Food for thought?

#1
Comments welcome.

A command line DO?

Code:
v:\> cdo `i=1 to 2 ; do j=1 to 2 ; echos %i & echo %j ; enddo ; enddo`
11
12
21
22
If you don't like the default line separator, ";", specify your own:

Code:
v:\> cdo /! `i=1 to 2 ! do j=1 to 2 ! echos %i & echo %j ! enddo ! enddo`
11
12
21
22
The tail of the DO command must be in `backticks`, but ^k will get around that (at least in many cases):

Code:
v:\> cdo `i=1 to 2 ; do j=1 to 2 ; echos %i^k  ^k & echo %j ; enddo ; enddo`
1  1
1  2
2  1
2  2
Other things inside the `command` should be safe (?):

Code:
v:\> cdo `f in *.zip ; echo %f %@filesize["%f"] ; enddo`
4console.zip 5543374
4utils.zip 53817
a b.zip 119
gcolon.zip 5195737
ipv4.zip 404824
jlc.zip 123
jpnews.zip 14501646
There's no exotic technology at work here. CDO writes a batch file, executes it, and deletes it. As I said, comments welcome.
 
#2
vefatica wrote:
| Comments welcome.
|
| A command line DO?
|
|
| Code:
| ---------
| v:\> cdo `i=1 to 2 ; do j=1 to 2 ; echos %i & echo %j ; enddo ;
| enddo` 11
| 12
| 21
| 22
| ---------
| If you don't like the default line separator, ";", specify your own:
|
|
| Code:
| ---------
| v:\> cdo /! `i=1 to 2 ! do j=1 to 2 ! echos %i & echo %j ! enddo !
| enddo` 11
| 12
| 21
| 22
| ---------
| The tail of the DO command must be in `backticks`, but ^k will get
| around that (at least in many cases):
|
|
| Code:
| ---------
| v:\> cdo `i=1 to 2 ; do j=1 to 2 ; echos %i^k ^k & echo %j ; enddo
| ; enddo` 1 1
| 1 2
| 2 1
| 2 2
| ---------
| Other things inside the `command` should be safe (?):
|
|
| Code:
| ---------
| v:\> cdo `f in *.zip ; echo %f %@filesize["%f"] ; enddo`
| 4console.zip 5543374
| 4utils.zip 53817
| a b.zip 119
| gcolon.zip 5195737
| ipv4.zip 404824
| jlc.zip 123
| jpnews.zip 14501646
| ---------
| There's no exotic technology at work here. CDO writes a batch file,
| executes it, and deletes it. As I said, comments welcome.

Sounds intriguing, esp. if there is a way to specify where the temporary
file is created, e.g., on a virtual disk. BTW, would you pls. give a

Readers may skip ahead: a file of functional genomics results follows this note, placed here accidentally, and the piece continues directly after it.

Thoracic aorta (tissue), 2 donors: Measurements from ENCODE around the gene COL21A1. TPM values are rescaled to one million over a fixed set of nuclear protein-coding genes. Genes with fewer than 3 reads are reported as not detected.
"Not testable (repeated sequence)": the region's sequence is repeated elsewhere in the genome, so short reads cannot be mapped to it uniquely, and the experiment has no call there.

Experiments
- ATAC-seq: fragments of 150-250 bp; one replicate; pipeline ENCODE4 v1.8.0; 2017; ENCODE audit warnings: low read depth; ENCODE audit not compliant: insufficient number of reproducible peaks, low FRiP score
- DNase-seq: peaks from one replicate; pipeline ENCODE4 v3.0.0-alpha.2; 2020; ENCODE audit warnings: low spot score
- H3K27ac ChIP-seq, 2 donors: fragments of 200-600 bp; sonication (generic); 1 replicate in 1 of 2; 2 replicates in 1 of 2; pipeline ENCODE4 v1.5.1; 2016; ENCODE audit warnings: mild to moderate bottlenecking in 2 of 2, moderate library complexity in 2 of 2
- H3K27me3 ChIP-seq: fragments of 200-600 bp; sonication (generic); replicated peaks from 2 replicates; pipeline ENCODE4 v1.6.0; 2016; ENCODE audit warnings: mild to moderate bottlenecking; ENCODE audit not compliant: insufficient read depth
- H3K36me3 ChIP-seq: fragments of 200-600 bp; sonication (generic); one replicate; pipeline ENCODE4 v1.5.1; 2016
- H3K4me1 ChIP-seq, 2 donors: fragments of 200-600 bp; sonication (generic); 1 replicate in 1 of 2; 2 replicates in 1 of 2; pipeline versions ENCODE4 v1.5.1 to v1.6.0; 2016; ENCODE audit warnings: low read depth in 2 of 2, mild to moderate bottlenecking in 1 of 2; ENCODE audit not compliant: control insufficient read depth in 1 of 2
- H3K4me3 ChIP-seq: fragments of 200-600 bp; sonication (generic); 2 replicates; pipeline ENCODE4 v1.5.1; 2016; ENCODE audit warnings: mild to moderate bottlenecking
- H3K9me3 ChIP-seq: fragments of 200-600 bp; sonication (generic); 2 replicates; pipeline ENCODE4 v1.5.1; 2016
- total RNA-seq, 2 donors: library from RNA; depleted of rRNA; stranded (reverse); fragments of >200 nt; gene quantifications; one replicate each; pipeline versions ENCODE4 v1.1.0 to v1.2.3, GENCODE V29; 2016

complete listing (including CRC and full path) of the current versions of
your plugins? I suspect I am way behind! If you could also include such
arcane details as the 4NT/TCC version required for each...
--
Steve
 
#3
On Fri, 30 Oct 2009 06:32:13 -0500, Steve Fábián <> wrote:

|| There's no exotic technology at work here. CDO writes a batch file,
|| executes it, and deletes it. As I said, comments welcome.
|
|Sounds intriguing, esp. if there is a way to specify where the temporary
|file is created, e.g., on a virtual disk. BTW, would you pls. give a
|complete listing (including CRC and full path) of the current versions of
|your plugins? I suspect I am way behind! If you could also include such
|arcane details as the 4NT/TCC version required for each...

Is there a problem with a file existing in the current directory for (probably)
a split second?

I'm (naively) thinking that Rex could do the same (as CDO) for DO. If the first
word on a command line is "DO", instead of the "only in batch files" message,
the command line would be completely exempt from parsing (thus no backticks
needed) ... simply written to a file, executed, deleted. I know it's ugly but
it adds some functionality.

No. They change too often for me to keep track of. In a nutshell, those in the
"4plugins" folder should work with older versions and those in "4plugins/vc9"
should work with v11. There are exceptions. I've lost track of 4autotray, and
the special version made for you. It might be that some haven't been updated